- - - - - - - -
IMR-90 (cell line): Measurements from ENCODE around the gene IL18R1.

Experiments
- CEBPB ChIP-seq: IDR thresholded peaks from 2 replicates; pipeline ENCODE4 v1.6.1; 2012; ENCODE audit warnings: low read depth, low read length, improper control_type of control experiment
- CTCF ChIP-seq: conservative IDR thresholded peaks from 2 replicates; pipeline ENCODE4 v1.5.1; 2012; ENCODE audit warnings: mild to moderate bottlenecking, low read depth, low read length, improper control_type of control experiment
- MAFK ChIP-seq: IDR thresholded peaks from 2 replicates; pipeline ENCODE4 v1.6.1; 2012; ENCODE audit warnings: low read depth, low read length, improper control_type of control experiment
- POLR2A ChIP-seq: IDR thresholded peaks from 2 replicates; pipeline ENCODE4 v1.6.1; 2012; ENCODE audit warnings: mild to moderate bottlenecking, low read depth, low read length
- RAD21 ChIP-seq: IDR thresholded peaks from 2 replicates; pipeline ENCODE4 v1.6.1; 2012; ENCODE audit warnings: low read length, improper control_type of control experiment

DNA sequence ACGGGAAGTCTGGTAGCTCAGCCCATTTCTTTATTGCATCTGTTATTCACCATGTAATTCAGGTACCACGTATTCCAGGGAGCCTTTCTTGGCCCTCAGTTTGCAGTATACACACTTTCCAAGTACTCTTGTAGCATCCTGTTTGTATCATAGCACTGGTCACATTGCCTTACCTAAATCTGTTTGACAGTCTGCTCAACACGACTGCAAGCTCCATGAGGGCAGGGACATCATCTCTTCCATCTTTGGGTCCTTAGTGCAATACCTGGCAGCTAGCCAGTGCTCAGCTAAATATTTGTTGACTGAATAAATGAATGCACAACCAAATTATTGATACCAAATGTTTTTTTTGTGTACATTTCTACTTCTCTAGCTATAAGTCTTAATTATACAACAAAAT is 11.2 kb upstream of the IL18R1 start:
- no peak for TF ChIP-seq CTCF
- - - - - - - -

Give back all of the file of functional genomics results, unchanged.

IMR-90 (cell line): Measurements from ENCODE around the gene IL18R1.

Experiments
- CEBPB ChIP-seq: IDR thresholded peaks from 2 replicates; pipeline ENCODE4 v1.6.1; 2012; ENCODE audit warnings: low read depth, low read length, improper control_type of control experiment
- CTCF ChIP-seq: conservative IDR thresholded peaks from 2 replicates; pipeline ENCODE4 v1.5.1; 2012; ENCODE audit warnings: mild to moderate bottlenecking, low read depth, low read length, improper control_type of control experiment
- MAFK ChIP-seq: IDR thresholded peaks from 2 replicates; pipeline ENCODE4 v1.6.1; 2012; ENCODE audit warnings: low read depth, low read length, improper control_type of control experiment
- POLR2A ChIP-seq: IDR thresholded peaks from 2 replicates; pipeline ENCODE4 v1.6.1; 2012; ENCODE audit warnings: mild to moderate bottlenecking, low read depth, low read length
- RAD21 ChIP-seq: IDR thresholded peaks from 2 replicates; pipeline ENCODE4 v1.6.1; 2012; ENCODE audit warnings: low read length, improper control_type of control experiment

DNA sequence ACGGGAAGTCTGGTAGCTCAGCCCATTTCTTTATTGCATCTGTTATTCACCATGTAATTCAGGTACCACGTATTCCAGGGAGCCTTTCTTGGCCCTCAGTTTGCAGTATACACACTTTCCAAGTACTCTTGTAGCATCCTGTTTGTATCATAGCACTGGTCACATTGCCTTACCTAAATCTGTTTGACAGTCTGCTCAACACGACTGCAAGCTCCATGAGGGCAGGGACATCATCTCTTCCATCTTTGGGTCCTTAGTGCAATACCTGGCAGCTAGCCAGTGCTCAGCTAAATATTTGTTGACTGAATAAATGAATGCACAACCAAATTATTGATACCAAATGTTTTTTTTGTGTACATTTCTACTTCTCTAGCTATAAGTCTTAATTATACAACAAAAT is 11.2 kb upstream of the IL18R1 start:
- no peak for TF ChIP-seq CTCF